In 1835 while traveling in Indiana, a Colonel Ewing, who did business with the Indians, discovered an aged white woman in an Indian lodge where he stopped for the night. In the course of the evening she told him her name was Slocum and recounted her story in the tongue of the Miami Indians which Ewing understood. Ewing wrote a letter to the postmaster of Lancaster, Pennsylvania, asking that the information he had gleaned be published in a local newspaper in the hope that a Slocum relative or friend might see it. Here is what he wrote:

There is now living near this place, an aged white woman, who a few days ago told me, while I lodged in the camp one night, that she was taken from her father’s house, on or near the Susqueha0nna River, when she was very young . . . by the Delaware Indians, who were then hostile toward the whites. She says her father’s name was Slocum; that he was a Quaker, rather small in stature and wore a large-brimmed hat; was of sandy hair and light complexion and much freckled; that he lived about half a mile from a town where there was a fort; that they lived in a wooden house two stories high, and had a spring near the house. She says three Delawares came to the house in the daytime, when all were absent but herself, and perhaps two other children; her father and brother were . . . working in the field. The Indians carried her off, and she was adopted into a family of Delawares, who raised her and treated her as their own child. They died about forty years ago, somewhere in Ohio. She was then married to a Miami, by whom she had four children; two of them are now living—they are both daughters—and she lives with them. Her husband is dead; she is old and feeble, and thinks she will not live long.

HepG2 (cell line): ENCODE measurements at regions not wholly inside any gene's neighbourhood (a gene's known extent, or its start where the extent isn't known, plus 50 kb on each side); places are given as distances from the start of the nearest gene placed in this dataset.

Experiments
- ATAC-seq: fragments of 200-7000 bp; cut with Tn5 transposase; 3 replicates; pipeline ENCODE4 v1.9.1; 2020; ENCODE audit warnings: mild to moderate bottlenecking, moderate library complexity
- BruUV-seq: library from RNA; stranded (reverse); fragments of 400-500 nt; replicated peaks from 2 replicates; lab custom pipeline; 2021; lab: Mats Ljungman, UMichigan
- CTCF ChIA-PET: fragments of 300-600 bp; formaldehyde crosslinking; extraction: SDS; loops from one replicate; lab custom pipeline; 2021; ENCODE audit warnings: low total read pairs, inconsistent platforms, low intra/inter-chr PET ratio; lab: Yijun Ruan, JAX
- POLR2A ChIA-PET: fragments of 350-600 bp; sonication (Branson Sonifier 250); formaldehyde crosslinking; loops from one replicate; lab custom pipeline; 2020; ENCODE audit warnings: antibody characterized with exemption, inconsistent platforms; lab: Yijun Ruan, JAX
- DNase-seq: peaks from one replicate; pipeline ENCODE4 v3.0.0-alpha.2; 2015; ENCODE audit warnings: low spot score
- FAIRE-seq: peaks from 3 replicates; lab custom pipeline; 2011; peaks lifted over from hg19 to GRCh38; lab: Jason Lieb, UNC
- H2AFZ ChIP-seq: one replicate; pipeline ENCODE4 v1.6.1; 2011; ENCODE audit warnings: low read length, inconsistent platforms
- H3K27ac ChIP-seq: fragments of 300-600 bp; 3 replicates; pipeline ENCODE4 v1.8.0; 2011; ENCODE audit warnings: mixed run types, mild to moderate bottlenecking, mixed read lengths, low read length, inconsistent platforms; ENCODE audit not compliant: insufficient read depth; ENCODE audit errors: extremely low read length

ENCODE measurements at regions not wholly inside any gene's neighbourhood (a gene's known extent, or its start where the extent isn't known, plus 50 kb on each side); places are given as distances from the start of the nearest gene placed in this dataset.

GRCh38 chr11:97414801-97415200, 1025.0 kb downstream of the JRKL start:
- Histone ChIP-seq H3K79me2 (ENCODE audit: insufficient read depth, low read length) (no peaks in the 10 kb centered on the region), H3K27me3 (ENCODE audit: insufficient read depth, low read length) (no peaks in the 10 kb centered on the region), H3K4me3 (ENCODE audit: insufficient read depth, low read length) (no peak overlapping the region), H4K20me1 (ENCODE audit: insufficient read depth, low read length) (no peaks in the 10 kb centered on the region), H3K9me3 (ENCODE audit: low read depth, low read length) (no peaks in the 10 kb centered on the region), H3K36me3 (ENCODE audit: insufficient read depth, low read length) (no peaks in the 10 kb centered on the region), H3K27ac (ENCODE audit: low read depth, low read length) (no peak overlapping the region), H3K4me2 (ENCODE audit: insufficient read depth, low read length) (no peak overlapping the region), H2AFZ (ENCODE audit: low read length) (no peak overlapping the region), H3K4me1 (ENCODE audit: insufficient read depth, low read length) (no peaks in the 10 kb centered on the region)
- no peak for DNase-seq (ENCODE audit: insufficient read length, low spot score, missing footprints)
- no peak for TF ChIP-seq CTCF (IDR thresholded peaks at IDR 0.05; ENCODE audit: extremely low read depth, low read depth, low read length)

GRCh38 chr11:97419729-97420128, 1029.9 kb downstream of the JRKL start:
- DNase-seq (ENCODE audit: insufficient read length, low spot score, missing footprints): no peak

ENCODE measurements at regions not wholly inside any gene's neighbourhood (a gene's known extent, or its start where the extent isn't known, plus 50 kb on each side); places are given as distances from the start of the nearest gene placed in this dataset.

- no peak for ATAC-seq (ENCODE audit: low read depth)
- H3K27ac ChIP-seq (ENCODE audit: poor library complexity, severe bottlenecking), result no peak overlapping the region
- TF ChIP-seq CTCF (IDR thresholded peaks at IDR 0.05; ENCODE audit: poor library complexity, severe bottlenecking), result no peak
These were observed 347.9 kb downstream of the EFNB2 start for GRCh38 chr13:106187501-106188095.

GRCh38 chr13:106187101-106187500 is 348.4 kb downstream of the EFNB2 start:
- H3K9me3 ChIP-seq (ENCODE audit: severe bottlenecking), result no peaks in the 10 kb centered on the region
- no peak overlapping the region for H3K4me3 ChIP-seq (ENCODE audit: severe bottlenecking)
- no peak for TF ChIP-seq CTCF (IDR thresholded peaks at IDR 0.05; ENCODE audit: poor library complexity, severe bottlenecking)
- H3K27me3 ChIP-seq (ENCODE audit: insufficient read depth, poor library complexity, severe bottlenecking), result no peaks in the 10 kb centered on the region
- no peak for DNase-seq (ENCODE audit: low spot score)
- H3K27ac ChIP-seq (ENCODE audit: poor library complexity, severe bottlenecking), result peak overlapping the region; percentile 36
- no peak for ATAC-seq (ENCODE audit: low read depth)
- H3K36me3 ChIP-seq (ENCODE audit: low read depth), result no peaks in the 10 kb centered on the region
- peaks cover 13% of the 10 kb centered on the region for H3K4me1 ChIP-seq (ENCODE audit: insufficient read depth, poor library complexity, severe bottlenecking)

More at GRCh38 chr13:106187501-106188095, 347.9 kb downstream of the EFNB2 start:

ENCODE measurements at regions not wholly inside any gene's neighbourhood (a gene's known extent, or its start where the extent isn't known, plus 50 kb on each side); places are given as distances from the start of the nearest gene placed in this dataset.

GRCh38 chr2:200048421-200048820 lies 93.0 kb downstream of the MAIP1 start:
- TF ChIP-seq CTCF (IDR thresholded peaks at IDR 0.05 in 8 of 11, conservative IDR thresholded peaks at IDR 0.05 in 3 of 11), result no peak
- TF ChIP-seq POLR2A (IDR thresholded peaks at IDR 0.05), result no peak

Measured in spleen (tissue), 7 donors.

These considerations induced her to give the present history of herself, which she would never do before, fearing that her kindred would come and force her away. She has lived long and happy as an Indian, and, but for her color, would not be suspected of being anything else than such. She is very respectable and wealthy, sober and honest. Her name is without reproach. . . . She had entirely lost her mother tongue, and speaks only in Indian, which I also understand. . . .
I have been much affected with the disclosure, and hope the surviving friends may obtain, through your goodness, the information I desire for them. If I can be of any service to them, they may command me. . . .

The story continues in the next post.

Biography of Frances Slocum, the Lost sister of Wyoming: A complete Narrative of her Captivity and Wanderings Among the Indians, John Franklin Meginness (Williamsport, PA: Heller Bros. Printing House, 1891). Also Frances Slocum: The Lost Sister of Wyoming, Compiled and written by her grand niece Martha Bennett Phelps for her Children and Grandchildren (New York: Knickerbocker Press, 1906), available online HERE.